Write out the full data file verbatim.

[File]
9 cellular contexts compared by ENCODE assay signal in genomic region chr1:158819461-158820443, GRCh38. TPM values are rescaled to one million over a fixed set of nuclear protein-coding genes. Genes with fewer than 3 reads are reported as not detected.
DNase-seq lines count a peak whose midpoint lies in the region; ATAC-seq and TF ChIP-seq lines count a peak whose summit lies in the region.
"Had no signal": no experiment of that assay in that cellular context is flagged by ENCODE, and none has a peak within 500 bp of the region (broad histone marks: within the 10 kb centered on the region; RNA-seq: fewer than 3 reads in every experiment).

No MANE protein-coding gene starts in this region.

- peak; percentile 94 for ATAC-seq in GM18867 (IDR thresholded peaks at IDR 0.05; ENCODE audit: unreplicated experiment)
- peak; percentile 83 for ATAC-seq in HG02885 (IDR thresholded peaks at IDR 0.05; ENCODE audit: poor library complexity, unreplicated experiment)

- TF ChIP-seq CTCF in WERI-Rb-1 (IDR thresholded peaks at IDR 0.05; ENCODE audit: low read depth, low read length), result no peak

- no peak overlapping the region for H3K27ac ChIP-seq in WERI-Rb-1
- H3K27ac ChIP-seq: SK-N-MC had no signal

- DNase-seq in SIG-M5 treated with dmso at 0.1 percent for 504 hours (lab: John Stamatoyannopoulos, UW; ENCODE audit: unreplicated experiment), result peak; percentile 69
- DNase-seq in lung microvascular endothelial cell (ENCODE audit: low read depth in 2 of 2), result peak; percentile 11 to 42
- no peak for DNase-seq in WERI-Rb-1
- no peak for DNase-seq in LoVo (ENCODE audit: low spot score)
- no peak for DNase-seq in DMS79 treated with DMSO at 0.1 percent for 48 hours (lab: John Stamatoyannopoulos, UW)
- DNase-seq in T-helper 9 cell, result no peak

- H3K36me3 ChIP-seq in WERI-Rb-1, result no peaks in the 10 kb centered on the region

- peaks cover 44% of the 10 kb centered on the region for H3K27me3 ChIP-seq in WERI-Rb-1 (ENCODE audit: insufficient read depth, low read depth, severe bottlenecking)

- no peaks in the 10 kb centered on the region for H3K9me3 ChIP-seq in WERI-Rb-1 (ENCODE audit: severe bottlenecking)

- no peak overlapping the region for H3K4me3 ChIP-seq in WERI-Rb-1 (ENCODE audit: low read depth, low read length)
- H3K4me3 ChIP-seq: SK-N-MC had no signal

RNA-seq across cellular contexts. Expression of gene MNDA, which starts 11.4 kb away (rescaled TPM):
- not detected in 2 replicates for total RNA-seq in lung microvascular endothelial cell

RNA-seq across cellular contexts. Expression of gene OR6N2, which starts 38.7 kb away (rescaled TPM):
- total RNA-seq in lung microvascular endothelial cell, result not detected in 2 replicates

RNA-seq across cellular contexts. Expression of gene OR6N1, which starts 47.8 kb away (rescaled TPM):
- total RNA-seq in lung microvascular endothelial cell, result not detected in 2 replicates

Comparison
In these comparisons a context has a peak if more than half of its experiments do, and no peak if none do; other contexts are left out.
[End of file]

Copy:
9 cellular contexts compared by ENCODE assay signal in genomic region chr1:158819461-158820443, GRCh38. TPM values are rescaled to one million over a fixed set of nuclear protein-coding genes. Genes with fewer than 3 reads are reported as not detected.
DNase-seq lines count a peak whose midpoint lies in the region; ATAC-seq and TF ChIP-seq lines count a peak whose summit lies in the region.
"Had no signal": no experiment of that assay in that cellular context is flagged by ENCODE, and none has a peak within 500 bp of the region (broad histone marks: within the 10 kb centered on the region; RNA-seq: fewer than 3 reads in every experiment).

No MANE protein-coding gene starts in this region.

- peak; percentile 94 for ATAC-seq in GM18867 (IDR thresholded peaks at IDR 0.05; ENCODE audit: unreplicated experiment)
- peak; percentile 83 for ATAC-seq in HG02885 (IDR thresholded peaks at IDR 0.05; ENCODE audit: poor library complexity, unreplicated experiment)

- TF ChIP-seq CTCF in WERI-Rb-1 (IDR thresholded peaks at IDR 0.05; ENCODE audit: low read depth, low read length), result no peak

- no peak overlapping the region for H3K27ac ChIP-seq in WERI-Rb-1
- H3K27ac ChIP-seq: SK-N-MC had no signal

- DNase-seq in SIG-M5 treated with dmso at 0.1 percent for 504 hours (lab: John Stamatoyannopoulos, UW; ENCODE audit: unreplicated experiment), result peak; percentile 69
- DNase-seq in lung microvascular endothelial cell (ENCODE audit: low read depth in 2 of 2), result peak; percentile 11 to 42
- no peak for DNase-seq in WERI-Rb-1
- no peak for DNase-seq in LoVo (ENCODE audit: low spot score)
- no peak for DNase-seq in DMS79 treated with DMSO at 0.1 percent for 48 hours (lab: John Stamatoyannopoulos, UW)
- DNase-seq in T-helper 9 cell, result no peak

- H3K36me3 ChIP-seq in WERI-Rb-1, result no peaks in the 10 kb centered on the region

- peaks cover 44% of the 10 kb centered on the region for H3K27me3 ChIP-seq in WERI-Rb-1 (ENCODE audit: insufficient read depth, low read depth, severe bottlenecking)

- no peaks in the 10 kb centered on the region for H3K9me3 ChIP-seq in WERI-Rb-1 (ENCODE audit: severe bottlenecking)

- no peak overlapping the region for H3K4me3 ChIP-seq in WERI-Rb-1 (ENCODE audit: low read depth, low read length)
- H3K4me3 ChIP-seq: SK-N-MC had no signal

RNA-seq across cellular contexts. Expression of gene MNDA, which starts 11.4 kb away (rescaled TPM):
- not detected in 2 replicates for total RNA-seq in lung microvascular endothelial cell

RNA-seq across cellular contexts. Expression of gene OR6N2, which starts 38.7 kb away (rescaled TPM):
- total RNA-seq in lung microvascular endothelial cell, result not detected in 2 replicates

RNA-seq across cellular contexts. Expression of gene OR6N1, which starts 47.8 kb away (rescaled TPM):
- total RNA-seq in lung microvascular endothelial cell, result not detected in 2 replicates

Comparison
In these comparisons a context has a peak if more than half of its experiments do, and no peak if none do; other contexts are left out.